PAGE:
The UW Rome Center will be the center of classroom activity, with visits to the NATO Defense College and local embassies as the schedule permits. p>
The UW Rome center will manage the placement of students in apartments.
The program is designed for JSIS students with an interest in international security and international relations, focusing on Western Europe. As with the 2017 program, only Jackson School Seniors eligible for Task Force will be admitted. br />
There are prerequisites for the program, see the description above. Selection within the Jackson School will be based on (1) major, (2) class standing, (3) GPA, (4) letters of recommendation, (5) reasons for wanting to participate in this particular program, (6) ability to adapt to new situations, (7) willingness to work with others, and (8) interview.
There are no special physical requirements. Those who can walk around the city will benefit most from the program.
Since Czech is a difficult and marginal language, no prior knowledge of Czech is required or expected.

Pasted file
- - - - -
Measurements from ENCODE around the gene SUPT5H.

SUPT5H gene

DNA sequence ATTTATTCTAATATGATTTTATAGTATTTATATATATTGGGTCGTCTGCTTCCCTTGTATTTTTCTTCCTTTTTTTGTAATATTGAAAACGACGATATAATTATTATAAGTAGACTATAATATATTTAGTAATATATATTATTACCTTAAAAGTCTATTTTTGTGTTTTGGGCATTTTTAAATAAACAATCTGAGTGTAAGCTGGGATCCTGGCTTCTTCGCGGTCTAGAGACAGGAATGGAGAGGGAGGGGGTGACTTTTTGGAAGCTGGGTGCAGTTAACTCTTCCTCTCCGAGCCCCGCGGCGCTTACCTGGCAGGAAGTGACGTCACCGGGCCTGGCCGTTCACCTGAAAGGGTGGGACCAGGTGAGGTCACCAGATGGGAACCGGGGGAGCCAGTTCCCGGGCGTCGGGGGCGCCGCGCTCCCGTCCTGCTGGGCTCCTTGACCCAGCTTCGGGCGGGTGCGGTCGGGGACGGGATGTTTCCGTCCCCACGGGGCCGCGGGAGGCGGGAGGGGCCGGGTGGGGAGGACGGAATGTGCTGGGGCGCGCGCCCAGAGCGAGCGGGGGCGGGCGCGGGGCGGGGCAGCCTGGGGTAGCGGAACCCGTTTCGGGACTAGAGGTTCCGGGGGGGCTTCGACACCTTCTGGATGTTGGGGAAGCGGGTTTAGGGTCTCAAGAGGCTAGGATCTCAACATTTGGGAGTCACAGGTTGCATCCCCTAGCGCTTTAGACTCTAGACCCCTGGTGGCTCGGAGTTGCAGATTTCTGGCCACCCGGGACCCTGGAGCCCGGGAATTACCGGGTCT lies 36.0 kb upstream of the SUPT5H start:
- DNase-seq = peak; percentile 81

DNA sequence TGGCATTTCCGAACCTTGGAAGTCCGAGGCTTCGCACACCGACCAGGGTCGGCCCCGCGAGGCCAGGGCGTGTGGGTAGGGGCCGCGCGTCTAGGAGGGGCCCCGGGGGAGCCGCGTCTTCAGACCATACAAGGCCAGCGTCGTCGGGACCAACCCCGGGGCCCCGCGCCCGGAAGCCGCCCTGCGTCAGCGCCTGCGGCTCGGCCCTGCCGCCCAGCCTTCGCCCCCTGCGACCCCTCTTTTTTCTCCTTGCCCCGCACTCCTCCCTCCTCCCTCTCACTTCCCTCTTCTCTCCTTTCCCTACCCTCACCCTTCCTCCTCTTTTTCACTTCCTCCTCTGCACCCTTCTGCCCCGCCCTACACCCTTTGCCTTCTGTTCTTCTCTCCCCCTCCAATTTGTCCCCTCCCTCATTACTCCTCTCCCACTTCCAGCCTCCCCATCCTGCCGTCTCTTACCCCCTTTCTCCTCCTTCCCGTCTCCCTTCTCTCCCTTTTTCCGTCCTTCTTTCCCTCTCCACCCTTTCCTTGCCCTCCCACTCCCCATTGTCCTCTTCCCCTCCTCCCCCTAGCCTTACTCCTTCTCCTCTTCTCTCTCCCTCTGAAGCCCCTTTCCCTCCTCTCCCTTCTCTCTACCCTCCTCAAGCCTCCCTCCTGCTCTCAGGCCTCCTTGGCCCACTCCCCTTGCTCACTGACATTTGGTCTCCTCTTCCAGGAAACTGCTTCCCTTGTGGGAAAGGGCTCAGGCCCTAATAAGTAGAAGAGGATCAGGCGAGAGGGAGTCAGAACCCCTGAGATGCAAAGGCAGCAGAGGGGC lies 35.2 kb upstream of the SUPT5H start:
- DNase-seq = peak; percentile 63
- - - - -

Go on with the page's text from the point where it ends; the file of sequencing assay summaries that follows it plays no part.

The course will begin with an historical review including the legacy of World War II, the Marshall Plan and the development of NATO since its founding in 1949. The enlargement of NATO has been viewed as a threat by Russia, and tension on that subject continues to rise. Europe is now heavily dependent on Russian energy supplies, vulnerable to economic threats, and struggling to develop a common security policy. The recent events in Libya and The Crimea present new challenges to European Security that will be covered in depth in the course.
To help build an in-depth and historically informed understanding of the security challenges facing Europe in a time of new global forces and trends. Methodology: Classroom discussion and the submission of short Key Issue Papers (KIPs) will be used, there will be no final exam.
The European Union, in its current form, is the result of a long political, economic, and diplomatic process that began at the end of World War II. From the Marshall Plan onward, the United States has played an important role, as proponent, partner, and competitor. In this course we will examine key developments in the transition from the six-member European Coal and Steel Community of the 1950s to the 28-member European Union of today, as well as the evolution of US-European political and economic relations over that period. This historical context will inform our examination of the political and economic challenges that EU countries face today, and will provide background on current issues in U.S.-EU relations, including ongoing efforts to negotiate the Transatlantic Trade and Investment Partnership. Classroom discussion will form an important part of our work, supplemented by a range of policy papers focused on specific issues.